Detector Watch 4

Mike Hewson
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Topic 192183

This is a continuation of a previous thread.

Ok, detector fiends, gravity detectives and number crunchers!! With all those stormy oceans it's time to speak of wave propagation.

Consider the counting of waves with respect to time. If each time a given part of a wave passes a point then we can note the time that this happens. Each instance of measurement would create a little set of linked numbers consisting of:
- a time ( some clock reading )
- a place ( some ruler mark )
- and a wave 'level' ( some quantity like voltage, or light intensity )

Like so:


[pre]Time Place Volts
---------------------------------
0.5 6 20
[/pre]If you sat for a while at some position, and collected a few of these little sets then perhaps some pattern may arise - like 'gee, every time the voltage reaches 20V then a whole second has passed since the last measurement'. You'd then define a frequency of one Hertz for that signal.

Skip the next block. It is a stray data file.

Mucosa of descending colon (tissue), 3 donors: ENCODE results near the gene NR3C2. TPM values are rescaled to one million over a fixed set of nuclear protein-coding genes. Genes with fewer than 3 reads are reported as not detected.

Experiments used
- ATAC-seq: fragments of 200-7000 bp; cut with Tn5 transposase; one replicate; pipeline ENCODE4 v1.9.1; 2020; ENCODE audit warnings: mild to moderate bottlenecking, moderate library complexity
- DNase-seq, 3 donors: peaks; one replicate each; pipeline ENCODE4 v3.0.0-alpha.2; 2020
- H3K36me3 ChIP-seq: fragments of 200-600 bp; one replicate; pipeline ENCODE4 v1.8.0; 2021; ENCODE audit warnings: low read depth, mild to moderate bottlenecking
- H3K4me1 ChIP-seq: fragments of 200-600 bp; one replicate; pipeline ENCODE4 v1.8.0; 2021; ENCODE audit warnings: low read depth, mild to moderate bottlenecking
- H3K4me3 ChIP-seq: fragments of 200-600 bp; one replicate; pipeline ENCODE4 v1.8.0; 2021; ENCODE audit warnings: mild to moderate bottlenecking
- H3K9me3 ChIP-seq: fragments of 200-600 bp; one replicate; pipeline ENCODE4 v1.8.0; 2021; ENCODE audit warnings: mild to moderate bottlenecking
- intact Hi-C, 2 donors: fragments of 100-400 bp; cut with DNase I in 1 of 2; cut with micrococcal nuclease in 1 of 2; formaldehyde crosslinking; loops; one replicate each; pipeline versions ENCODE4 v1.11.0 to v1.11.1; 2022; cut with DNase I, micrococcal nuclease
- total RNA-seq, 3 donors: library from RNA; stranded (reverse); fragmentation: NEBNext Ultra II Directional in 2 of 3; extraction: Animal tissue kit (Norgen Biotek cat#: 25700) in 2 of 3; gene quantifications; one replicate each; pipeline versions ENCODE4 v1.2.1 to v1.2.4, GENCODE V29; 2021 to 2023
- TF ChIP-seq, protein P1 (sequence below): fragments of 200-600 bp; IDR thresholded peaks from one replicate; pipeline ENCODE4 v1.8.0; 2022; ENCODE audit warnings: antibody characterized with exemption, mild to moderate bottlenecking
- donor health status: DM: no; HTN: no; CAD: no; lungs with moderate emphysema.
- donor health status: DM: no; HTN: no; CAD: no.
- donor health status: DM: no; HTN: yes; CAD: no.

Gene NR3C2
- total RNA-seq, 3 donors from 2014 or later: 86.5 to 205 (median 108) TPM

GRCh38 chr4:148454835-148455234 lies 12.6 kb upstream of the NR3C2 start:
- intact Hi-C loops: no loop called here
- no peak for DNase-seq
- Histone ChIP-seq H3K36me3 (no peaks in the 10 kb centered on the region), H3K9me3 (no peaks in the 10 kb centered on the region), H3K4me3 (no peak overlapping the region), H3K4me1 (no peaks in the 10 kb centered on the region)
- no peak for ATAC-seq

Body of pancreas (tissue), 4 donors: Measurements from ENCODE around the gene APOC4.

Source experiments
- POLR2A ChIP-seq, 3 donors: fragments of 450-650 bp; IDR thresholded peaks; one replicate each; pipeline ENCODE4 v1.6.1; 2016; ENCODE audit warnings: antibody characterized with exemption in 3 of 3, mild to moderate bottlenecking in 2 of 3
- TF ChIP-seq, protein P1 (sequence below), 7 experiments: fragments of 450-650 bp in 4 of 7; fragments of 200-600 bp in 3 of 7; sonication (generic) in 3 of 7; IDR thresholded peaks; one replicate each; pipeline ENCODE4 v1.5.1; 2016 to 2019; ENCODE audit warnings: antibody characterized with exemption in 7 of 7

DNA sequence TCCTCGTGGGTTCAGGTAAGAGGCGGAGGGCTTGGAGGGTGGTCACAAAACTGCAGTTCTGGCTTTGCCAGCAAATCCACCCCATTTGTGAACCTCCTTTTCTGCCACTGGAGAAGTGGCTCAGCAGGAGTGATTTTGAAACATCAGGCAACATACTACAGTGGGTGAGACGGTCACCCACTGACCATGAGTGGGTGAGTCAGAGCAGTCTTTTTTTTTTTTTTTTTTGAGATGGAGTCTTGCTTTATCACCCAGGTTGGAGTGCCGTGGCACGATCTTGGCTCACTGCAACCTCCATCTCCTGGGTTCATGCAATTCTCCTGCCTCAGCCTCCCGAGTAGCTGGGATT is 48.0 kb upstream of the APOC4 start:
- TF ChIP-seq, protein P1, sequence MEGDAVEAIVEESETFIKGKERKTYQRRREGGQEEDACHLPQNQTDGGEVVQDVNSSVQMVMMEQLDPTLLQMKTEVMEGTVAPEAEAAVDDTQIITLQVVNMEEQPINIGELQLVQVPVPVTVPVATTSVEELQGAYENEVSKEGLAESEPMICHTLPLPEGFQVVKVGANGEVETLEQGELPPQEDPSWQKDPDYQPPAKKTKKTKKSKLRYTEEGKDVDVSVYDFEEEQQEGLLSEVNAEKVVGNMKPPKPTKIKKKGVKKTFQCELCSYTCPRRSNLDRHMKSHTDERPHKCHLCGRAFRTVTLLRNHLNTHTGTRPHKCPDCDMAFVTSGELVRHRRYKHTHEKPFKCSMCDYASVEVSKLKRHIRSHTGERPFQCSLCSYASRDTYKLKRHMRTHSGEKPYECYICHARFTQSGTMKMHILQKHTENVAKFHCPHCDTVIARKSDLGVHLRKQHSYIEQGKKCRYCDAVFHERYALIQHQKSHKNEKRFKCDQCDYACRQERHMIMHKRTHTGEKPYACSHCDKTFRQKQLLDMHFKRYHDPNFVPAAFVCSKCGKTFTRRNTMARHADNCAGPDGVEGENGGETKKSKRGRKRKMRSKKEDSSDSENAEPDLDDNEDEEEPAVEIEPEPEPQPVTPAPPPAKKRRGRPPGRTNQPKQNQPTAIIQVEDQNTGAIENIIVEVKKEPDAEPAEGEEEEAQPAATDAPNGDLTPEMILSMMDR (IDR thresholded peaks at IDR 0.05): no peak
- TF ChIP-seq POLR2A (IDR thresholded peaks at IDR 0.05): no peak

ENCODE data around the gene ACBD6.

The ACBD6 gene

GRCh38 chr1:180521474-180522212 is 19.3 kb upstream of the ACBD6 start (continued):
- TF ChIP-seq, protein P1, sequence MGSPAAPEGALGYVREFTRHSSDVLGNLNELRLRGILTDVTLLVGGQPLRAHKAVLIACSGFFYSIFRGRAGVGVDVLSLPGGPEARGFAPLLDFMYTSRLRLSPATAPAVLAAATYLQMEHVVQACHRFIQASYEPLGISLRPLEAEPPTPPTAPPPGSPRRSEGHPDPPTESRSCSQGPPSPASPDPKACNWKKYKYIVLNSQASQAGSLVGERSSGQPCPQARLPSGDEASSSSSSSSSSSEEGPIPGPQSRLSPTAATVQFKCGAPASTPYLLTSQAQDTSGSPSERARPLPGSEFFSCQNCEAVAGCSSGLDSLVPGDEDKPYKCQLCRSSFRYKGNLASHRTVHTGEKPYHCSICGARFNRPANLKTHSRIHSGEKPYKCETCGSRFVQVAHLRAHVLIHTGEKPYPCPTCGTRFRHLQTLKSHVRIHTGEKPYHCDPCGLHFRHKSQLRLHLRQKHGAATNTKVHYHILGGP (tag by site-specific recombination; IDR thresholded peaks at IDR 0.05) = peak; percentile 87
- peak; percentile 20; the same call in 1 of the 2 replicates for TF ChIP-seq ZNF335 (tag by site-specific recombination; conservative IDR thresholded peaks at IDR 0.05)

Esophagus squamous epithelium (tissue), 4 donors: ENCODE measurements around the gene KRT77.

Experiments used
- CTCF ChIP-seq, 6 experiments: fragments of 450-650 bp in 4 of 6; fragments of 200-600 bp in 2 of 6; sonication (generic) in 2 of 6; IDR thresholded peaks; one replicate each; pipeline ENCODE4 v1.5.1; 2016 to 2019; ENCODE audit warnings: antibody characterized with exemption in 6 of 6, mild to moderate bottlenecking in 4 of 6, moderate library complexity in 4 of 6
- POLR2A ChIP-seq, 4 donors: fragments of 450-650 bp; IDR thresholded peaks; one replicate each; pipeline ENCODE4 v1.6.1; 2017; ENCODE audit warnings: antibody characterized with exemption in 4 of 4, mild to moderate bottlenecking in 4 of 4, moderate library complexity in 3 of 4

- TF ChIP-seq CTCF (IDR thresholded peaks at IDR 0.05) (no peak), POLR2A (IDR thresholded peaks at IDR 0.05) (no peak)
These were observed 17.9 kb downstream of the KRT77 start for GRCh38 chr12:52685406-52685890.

[pre]Time Place Volts
---------------------------------
0.5 6 20
1.5 6 20
2.5 6 20
3.5 6 20
4.5 6 20
5.5 6 20
...etc
[/pre]With a 'regular' wave then if the you moved back and forth a bit along some line, then when sitting at another given point for a while you'd see much the same behaviour - a one Hertz rythm.


[pre]Time Place Volts
---------------------------------
0.375 4 20
1.375 4 20
2.375 4 20
3.375 4 20
4.375 4 20
5.375 4 20
...etc
[/pre]Because of the finite speed of the wave travel, then each point you sat at would be slightly earlier or later with respect to another depending upon whether it was 'upstream' or 'downstream' of that point.

This raises an particular thing about such waves. Suppose I was real keen on 20V levels. Then If I am at 6 metres when the 20V is at the 4 metre mark like so:

then I can EITHER wait a short time for the wave to reach me OR I could ( magically/instantaneously ) shift back two metres to the left and get it now!!